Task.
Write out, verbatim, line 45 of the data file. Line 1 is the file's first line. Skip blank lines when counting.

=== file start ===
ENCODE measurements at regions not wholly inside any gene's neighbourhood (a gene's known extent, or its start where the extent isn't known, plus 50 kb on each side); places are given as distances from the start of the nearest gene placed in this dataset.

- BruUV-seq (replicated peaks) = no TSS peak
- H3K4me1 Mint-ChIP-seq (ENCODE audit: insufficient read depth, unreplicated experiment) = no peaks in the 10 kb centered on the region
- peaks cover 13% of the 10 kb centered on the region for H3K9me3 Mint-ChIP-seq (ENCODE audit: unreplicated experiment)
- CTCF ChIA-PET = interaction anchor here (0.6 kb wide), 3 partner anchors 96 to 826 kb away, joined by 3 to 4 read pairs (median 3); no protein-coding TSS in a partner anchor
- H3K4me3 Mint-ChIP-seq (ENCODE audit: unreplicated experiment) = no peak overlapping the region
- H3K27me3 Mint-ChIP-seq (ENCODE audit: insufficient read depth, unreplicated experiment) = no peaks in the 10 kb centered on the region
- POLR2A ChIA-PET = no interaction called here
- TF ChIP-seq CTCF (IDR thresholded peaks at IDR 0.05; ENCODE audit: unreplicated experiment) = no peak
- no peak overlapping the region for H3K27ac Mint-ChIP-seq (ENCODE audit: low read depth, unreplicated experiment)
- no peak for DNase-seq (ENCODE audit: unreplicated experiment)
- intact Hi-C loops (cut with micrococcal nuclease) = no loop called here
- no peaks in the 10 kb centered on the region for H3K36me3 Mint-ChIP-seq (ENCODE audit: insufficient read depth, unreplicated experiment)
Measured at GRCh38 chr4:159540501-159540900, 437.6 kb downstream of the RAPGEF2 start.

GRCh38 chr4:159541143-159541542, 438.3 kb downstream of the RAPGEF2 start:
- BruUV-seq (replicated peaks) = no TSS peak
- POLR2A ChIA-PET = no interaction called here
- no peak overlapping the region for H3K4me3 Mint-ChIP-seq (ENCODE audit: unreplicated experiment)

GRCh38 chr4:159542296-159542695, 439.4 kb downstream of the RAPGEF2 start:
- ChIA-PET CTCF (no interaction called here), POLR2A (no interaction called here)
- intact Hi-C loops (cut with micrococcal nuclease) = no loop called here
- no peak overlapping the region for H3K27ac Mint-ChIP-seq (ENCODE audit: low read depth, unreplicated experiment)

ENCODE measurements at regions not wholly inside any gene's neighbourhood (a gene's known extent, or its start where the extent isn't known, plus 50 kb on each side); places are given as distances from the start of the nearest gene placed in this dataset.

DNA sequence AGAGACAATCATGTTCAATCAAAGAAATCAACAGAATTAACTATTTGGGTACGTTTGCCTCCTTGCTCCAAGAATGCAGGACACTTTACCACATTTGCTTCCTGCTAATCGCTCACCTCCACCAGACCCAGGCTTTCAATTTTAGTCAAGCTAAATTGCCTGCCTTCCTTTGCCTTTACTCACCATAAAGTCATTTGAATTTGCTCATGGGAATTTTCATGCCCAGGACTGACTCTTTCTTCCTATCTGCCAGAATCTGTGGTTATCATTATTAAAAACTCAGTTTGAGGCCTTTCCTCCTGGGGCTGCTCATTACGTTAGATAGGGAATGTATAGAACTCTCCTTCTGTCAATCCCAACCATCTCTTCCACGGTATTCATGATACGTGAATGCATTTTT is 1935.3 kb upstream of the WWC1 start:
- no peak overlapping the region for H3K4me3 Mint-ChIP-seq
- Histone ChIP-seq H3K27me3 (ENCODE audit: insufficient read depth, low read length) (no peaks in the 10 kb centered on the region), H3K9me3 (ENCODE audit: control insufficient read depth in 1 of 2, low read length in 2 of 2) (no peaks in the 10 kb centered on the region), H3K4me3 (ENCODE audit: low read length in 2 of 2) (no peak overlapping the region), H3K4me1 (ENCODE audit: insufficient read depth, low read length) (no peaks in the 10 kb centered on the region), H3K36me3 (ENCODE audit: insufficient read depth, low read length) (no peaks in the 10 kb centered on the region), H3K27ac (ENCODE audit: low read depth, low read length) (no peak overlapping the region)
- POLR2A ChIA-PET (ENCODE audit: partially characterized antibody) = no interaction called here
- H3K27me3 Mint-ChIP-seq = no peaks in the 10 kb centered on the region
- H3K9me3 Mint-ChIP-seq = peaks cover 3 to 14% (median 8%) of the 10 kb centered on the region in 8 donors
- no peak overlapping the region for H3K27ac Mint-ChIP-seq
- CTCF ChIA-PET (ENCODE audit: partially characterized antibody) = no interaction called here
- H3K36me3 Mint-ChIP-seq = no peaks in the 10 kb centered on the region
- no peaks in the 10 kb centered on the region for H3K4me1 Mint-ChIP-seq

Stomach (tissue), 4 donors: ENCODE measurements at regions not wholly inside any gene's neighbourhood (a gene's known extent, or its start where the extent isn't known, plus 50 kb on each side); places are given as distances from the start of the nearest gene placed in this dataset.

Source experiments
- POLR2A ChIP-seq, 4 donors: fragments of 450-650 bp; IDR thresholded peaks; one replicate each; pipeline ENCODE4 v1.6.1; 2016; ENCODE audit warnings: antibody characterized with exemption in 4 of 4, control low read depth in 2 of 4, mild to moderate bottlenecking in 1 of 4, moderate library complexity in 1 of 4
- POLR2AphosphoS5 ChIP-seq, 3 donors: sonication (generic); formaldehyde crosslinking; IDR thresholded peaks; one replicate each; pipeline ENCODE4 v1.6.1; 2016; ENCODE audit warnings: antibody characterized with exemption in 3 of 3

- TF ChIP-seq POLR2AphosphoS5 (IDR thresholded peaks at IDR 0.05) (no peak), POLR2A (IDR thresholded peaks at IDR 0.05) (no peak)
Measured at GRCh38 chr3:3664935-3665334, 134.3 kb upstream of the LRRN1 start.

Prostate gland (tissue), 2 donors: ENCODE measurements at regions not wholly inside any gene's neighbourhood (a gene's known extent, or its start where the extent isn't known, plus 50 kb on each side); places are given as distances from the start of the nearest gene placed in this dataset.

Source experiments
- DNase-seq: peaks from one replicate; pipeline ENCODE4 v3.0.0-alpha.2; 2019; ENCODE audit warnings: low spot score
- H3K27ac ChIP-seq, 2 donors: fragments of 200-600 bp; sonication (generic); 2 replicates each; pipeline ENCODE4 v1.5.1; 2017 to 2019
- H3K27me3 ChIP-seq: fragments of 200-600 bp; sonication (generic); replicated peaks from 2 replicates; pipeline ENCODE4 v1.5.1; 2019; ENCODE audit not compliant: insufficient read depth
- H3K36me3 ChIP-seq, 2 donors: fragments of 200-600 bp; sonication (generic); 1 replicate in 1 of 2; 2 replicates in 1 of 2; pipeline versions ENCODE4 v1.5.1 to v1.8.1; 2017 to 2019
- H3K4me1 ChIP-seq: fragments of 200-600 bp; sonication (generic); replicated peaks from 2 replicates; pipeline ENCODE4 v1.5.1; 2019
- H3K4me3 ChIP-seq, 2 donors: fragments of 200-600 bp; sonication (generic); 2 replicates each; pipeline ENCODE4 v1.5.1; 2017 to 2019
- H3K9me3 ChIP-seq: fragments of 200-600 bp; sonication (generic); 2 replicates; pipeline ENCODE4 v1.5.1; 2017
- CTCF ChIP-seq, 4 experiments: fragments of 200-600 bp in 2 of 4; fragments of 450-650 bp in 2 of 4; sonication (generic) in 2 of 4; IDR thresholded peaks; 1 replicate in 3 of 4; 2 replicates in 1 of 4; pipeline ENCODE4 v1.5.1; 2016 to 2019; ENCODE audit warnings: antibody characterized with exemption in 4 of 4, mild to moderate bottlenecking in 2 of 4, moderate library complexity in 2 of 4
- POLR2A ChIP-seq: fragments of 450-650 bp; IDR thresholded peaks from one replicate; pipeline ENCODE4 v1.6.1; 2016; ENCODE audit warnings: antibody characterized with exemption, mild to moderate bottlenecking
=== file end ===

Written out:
- H3K36me3 ChIP-seq, 2 donors: fragments of 200-600 bp; sonication (generic); 1 replicate in 1 of 2; 2 replicates in 1 of 2; pipeline versions ENCODE4 v1.5.1 to v1.8.1; 2017 to 2019